Talin is a protein that controls cellular attachment and movement, but its malfunctioning also allows cancer cells to spread. DCL1 is a tumor-suppressing protein. But scientists don’t fully understand how either protein works — or what happens when they don’t work the way they should.
One thing scientists doknow: When it is present in a cell, DCL1 can interact with talin and perhaps interfere with talin’s ability to group cells together. If scientists knew the exact steps in the process, they may be able to identify a treatment option to keep cancer from metastasizing.
To find answers, a team of researchers from the University of Wisconsin-Milwaukee used a unique tool that they built to apply the exact mechanical forces that act on talin in the body, beginning a process called protein unfolding that is necessary for the protein to perform its function.
With the tool, called “single molecule magnetic tweezers,” the scientists measured intracellular mechanical forces and experimented with them in the lab so that they can find what happens to talin when DCL1 is both present and not present in the cell.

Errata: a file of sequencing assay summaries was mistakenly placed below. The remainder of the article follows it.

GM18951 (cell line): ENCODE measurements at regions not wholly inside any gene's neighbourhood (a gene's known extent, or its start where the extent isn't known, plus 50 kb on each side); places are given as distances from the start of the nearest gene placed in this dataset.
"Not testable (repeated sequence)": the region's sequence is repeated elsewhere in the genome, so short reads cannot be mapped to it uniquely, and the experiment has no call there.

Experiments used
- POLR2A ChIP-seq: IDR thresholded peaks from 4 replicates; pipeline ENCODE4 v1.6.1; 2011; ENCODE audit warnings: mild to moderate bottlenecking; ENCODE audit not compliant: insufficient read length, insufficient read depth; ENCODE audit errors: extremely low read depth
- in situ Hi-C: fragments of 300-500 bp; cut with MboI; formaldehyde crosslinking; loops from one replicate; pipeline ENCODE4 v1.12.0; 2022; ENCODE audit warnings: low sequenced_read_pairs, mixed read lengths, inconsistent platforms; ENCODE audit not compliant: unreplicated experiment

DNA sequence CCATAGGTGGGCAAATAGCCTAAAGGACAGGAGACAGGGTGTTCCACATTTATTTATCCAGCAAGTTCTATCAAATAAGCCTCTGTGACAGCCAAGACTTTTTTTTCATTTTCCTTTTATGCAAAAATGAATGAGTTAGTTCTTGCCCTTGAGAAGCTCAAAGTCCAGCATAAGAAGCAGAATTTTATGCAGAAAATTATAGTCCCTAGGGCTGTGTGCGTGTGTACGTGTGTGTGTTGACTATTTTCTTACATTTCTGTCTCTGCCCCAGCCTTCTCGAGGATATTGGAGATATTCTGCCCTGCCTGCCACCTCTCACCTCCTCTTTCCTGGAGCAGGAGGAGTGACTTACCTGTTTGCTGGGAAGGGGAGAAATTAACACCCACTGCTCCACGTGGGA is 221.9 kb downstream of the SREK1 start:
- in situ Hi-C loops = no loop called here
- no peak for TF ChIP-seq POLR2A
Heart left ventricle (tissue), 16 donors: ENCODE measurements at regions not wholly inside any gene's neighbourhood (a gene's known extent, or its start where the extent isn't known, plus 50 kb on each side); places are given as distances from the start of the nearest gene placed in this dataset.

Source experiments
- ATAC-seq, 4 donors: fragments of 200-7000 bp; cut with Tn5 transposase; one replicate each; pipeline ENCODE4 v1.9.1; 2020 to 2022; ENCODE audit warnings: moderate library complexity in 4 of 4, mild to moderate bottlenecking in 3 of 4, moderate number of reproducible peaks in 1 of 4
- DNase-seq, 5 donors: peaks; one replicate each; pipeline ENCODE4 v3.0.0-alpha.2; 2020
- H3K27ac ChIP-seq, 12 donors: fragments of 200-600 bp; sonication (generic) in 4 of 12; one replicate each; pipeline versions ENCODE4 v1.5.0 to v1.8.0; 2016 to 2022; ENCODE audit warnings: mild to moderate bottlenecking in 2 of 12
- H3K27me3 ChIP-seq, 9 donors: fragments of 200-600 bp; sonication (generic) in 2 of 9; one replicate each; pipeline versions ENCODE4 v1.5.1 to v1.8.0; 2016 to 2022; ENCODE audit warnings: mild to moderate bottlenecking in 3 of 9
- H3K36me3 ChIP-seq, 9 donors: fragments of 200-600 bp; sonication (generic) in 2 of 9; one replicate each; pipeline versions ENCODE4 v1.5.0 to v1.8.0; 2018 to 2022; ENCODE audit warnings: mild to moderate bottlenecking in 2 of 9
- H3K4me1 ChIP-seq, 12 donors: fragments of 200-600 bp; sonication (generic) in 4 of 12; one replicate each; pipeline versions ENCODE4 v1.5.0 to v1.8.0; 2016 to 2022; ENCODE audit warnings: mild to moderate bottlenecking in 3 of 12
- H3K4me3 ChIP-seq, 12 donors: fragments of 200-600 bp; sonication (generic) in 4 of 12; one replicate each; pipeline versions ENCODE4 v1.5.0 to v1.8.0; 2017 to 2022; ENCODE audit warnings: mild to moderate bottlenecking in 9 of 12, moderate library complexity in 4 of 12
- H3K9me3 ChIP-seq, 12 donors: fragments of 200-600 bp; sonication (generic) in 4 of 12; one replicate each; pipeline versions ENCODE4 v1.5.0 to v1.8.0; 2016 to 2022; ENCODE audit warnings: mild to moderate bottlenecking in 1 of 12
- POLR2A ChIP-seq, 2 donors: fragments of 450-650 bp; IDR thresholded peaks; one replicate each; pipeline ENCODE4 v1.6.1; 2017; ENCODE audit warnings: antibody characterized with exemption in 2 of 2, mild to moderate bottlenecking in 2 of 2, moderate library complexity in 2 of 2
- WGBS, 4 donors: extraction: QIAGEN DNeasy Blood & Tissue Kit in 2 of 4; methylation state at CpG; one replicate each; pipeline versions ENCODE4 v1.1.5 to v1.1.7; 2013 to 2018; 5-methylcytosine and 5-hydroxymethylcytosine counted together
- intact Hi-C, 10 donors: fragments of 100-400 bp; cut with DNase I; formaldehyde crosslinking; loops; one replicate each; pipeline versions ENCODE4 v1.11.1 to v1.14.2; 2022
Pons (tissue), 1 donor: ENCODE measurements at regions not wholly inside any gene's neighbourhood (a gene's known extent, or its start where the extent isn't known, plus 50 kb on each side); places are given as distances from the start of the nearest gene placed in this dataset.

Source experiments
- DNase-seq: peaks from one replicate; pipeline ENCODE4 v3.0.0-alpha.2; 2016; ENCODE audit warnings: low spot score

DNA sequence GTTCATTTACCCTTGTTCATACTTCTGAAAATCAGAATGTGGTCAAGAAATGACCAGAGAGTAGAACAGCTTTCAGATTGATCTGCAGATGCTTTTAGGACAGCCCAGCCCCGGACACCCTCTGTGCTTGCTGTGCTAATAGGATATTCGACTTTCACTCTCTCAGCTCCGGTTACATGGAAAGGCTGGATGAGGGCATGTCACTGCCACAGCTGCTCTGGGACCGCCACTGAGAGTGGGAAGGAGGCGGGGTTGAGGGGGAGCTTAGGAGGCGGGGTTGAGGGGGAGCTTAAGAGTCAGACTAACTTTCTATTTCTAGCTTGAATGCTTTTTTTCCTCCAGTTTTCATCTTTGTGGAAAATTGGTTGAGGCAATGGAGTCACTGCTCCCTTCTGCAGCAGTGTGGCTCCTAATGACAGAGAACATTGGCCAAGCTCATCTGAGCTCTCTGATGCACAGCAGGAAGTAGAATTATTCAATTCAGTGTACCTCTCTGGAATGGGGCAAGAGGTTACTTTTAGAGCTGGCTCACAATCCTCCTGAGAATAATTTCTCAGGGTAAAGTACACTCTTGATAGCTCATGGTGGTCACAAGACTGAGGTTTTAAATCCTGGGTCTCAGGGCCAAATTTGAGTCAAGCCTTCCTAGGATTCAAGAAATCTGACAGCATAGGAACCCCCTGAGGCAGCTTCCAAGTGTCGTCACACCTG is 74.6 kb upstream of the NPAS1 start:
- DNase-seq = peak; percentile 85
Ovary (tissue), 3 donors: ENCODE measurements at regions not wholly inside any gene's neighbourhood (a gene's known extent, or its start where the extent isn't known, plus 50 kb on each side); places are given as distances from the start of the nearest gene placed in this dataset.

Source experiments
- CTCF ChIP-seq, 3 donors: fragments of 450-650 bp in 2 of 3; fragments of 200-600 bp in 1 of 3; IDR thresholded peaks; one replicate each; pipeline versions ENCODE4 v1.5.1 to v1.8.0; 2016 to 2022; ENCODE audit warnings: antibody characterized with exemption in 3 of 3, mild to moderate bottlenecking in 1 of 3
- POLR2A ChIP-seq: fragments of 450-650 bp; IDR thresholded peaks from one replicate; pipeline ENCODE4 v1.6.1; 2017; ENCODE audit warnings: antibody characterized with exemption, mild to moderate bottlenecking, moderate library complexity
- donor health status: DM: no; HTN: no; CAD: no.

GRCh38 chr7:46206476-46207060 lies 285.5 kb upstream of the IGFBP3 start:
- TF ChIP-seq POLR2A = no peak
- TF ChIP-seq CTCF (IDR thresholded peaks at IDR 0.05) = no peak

They have discovered a unique behavior of talin, induced by mechanical forces, that demonstrates a strong interaction that can explain the antitumor effect of DLC1 when the two proteins bind.
“We still don’t know exactly what goes wrong with talin functioning when cancer cells metastasize,” said Ionel Popa, a UWM physics professor who led the team. “But it looks like talin plays a role in activating the spread of cells when the tumor-suppressing DCL1 is missing. And when DCL1 binds to talin, it appears to block talin from activating cell-spreading.”
The work is published today in the journal Science Advances.
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